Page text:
Nine states are planning to implement work requirements for their Medicaid enrollees, following Kentucky, which on Friday became the first place in the country to be approved to create such a program.
Arizona, Arkansas, Indiana, Kansas, Maine, New Hampshire, North Carolina, Utah, and Wisconsin have submitted their own proposals, though some will have to work with federal officials to make sure their requests fit the guidelines laid out Thursday by the Trump administration. States have varying requests, according to a Washington Examiner review of Medicaid waiver requests filed to the Centers for Medicare and Medicaid Services.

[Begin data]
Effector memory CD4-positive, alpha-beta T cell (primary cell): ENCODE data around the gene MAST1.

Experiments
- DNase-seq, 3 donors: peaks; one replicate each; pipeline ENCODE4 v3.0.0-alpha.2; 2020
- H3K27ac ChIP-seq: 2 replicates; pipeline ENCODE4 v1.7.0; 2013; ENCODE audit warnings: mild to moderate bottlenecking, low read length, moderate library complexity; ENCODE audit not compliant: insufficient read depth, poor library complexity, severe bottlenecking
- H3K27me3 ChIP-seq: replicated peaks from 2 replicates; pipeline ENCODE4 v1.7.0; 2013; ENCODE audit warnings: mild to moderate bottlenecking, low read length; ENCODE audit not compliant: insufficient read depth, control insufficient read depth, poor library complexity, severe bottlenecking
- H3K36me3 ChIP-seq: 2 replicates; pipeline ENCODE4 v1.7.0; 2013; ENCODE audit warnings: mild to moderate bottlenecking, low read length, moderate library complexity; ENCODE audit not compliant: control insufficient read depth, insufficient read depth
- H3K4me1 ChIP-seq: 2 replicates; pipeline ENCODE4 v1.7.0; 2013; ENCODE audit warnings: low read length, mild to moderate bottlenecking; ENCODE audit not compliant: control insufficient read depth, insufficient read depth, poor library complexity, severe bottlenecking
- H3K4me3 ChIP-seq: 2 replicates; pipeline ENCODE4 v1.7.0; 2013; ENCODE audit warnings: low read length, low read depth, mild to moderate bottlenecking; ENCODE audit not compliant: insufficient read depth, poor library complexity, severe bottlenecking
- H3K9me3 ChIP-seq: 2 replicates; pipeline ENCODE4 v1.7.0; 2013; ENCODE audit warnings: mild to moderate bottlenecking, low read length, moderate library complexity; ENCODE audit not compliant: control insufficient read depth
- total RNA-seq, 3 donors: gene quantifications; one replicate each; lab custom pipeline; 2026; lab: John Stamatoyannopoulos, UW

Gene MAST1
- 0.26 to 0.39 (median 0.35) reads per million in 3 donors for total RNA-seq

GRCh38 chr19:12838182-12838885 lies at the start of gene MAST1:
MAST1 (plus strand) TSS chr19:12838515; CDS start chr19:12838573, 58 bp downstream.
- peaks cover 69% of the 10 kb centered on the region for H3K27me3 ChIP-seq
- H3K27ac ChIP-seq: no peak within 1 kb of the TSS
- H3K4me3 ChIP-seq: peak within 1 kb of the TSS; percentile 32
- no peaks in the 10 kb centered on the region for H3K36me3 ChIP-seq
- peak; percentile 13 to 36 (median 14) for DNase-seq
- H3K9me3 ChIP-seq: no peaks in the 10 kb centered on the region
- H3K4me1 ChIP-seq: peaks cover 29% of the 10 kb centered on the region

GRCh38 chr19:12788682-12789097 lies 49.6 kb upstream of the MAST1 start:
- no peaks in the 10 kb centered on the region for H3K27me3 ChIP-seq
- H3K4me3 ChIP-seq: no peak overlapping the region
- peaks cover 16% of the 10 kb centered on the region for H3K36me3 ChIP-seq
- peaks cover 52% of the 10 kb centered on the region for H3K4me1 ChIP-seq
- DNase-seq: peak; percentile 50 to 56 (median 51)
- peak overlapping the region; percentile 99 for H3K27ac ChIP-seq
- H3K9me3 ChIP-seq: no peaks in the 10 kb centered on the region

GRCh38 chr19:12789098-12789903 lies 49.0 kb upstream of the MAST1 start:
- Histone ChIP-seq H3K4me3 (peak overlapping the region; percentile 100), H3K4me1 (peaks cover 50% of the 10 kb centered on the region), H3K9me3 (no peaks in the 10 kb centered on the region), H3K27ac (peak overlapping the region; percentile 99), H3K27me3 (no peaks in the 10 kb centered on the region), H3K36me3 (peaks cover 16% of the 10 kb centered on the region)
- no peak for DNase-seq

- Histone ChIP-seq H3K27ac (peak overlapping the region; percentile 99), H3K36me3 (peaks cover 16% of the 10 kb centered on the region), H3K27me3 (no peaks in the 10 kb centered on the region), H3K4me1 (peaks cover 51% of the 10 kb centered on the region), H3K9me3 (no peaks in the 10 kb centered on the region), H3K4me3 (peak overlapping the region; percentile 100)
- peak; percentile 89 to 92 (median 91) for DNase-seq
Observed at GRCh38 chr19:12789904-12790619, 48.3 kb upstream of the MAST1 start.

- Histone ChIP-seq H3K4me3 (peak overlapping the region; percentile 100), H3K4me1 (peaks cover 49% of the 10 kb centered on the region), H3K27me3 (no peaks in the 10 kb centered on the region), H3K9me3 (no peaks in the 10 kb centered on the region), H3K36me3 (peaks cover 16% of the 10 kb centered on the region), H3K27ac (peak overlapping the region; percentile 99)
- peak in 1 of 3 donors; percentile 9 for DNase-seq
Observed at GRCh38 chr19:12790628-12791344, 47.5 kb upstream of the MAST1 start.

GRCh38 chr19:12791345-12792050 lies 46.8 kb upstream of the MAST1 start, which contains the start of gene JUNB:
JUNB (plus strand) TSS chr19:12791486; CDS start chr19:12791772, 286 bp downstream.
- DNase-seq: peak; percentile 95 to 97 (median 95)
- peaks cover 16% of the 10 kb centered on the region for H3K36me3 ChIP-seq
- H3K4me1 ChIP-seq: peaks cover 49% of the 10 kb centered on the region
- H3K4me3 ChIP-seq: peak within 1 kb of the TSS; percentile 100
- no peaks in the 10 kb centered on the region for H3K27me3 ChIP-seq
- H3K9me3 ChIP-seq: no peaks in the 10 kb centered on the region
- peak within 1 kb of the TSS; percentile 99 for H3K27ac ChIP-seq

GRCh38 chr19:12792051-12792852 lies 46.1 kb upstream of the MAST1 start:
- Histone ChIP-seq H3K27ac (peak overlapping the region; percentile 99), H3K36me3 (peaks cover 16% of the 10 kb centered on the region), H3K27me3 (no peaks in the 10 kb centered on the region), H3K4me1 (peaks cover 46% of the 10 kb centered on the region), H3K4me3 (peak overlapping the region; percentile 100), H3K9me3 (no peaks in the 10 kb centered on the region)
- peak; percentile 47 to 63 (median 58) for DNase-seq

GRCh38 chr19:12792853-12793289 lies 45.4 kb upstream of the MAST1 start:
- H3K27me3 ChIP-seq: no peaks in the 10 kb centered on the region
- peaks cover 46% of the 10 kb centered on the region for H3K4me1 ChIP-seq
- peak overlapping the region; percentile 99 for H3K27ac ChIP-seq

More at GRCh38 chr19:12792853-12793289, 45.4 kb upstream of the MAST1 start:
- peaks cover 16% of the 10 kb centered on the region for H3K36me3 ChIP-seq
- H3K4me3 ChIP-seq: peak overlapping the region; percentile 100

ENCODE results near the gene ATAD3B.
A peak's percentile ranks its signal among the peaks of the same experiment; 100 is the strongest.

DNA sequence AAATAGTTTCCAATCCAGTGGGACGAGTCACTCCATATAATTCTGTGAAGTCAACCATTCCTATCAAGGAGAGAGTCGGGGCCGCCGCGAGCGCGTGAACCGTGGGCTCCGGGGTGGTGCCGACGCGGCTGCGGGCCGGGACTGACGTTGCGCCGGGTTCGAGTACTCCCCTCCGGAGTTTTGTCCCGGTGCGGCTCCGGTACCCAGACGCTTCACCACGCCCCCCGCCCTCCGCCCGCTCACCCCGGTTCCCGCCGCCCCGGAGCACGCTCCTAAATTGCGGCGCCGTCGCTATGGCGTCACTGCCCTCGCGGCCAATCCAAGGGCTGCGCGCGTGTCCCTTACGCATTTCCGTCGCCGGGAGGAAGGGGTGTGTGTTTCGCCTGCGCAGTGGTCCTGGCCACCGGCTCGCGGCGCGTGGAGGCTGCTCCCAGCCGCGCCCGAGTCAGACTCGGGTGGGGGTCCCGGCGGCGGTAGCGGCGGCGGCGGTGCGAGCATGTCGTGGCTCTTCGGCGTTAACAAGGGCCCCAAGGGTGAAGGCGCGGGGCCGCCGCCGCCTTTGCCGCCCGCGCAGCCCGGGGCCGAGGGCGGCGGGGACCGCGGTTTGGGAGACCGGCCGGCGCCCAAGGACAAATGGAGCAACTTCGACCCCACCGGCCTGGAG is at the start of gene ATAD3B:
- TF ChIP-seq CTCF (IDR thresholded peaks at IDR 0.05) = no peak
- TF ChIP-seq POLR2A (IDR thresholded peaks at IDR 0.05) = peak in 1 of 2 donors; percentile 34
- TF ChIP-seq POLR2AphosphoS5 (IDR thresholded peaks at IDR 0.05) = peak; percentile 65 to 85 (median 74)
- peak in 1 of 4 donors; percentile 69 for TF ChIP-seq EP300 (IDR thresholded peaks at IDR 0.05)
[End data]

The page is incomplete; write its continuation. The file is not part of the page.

For instance, Indiana, which said it expects its waiver will be approved in the coming days, allows an English as a Second Language class to meet the education requirement. In Arkansas, taking a class for 20 hours a year on healthy living or health insurance would go toward the requirement.
Maine requires 20 hours of work or community involvement, while Kentucky and Indiana don’t have any requirements for the first three months of coverage and gradually require more work the longer someone is on Medicaid. Nearly all state proposals appeared to make exemptions for caregivers. Some states, such as Arkansas, would require monthly check-ins while others are less frequent. Kansas, Maine and Utah exempt parents of children under age 6, while North Carolina would exempt any adult with a dependent child.
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